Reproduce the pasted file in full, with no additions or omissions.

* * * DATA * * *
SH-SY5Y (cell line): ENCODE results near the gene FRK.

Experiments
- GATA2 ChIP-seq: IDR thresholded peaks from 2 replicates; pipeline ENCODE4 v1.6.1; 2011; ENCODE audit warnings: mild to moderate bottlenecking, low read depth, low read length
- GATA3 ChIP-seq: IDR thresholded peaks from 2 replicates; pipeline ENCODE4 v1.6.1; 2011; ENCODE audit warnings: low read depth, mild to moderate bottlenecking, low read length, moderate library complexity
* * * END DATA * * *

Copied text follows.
SH-SY5Y (cell line): ENCODE results near the gene FRK.

Experiments
- GATA2 ChIP-seq: IDR thresholded peaks from 2 replicates; pipeline ENCODE4 v1.6.1; 2011; ENCODE audit warnings: mild to moderate bottlenecking, low read depth, low read length
- GATA3 ChIP-seq: IDR thresholded peaks from 2 replicates; pipeline ENCODE4 v1.6.1; 2011; ENCODE audit warnings: low read depth, mild to moderate bottlenecking, low read length, moderate library complexity